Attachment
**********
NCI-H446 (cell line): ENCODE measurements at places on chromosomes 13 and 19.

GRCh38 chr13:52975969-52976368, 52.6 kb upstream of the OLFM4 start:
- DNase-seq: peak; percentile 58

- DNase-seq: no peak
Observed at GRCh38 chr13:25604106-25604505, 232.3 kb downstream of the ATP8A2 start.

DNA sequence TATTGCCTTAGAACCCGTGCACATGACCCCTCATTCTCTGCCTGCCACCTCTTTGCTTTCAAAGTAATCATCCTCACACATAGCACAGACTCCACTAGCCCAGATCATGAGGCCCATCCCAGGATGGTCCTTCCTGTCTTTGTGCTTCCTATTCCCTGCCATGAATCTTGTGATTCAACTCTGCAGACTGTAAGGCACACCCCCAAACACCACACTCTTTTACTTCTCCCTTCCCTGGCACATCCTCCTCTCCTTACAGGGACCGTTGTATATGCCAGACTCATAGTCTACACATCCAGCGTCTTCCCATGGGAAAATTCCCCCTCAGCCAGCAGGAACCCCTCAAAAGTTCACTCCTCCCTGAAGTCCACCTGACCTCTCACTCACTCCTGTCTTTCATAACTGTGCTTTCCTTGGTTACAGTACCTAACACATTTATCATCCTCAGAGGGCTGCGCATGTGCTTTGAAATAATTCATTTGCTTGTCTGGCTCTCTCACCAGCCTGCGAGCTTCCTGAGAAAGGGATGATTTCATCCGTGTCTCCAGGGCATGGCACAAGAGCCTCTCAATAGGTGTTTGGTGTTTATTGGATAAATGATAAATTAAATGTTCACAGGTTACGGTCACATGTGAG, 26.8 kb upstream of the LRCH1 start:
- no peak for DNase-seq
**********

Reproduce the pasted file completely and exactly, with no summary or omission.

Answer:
NCI-H446 (cell line): ENCODE measurements at places on chromosomes 13 and 19.

GRCh38 chr13:52975969-52976368, 52.6 kb upstream of the OLFM4 start:
- DNase-seq: peak; percentile 58

- DNase-seq: no peak
Observed at GRCh38 chr13:25604106-25604505, 232.3 kb downstream of the ATP8A2 start.

DNA sequence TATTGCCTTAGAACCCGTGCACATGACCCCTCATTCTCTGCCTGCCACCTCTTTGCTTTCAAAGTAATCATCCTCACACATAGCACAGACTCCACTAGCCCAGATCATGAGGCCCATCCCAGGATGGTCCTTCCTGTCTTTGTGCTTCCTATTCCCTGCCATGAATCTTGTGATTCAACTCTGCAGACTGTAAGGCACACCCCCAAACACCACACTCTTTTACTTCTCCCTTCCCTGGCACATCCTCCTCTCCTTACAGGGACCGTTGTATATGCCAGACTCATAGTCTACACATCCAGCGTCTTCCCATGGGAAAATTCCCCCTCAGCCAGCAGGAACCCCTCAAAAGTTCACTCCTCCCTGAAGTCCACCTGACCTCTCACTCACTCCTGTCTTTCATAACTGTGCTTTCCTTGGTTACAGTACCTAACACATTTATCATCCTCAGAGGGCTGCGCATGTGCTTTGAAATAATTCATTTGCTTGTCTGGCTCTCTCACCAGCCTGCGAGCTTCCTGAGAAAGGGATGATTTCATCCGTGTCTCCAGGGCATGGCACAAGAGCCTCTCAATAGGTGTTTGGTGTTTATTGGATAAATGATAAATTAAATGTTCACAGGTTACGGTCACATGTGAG, 26.8 kb upstream of the LRCH1 start:
- no peak for DNase-seq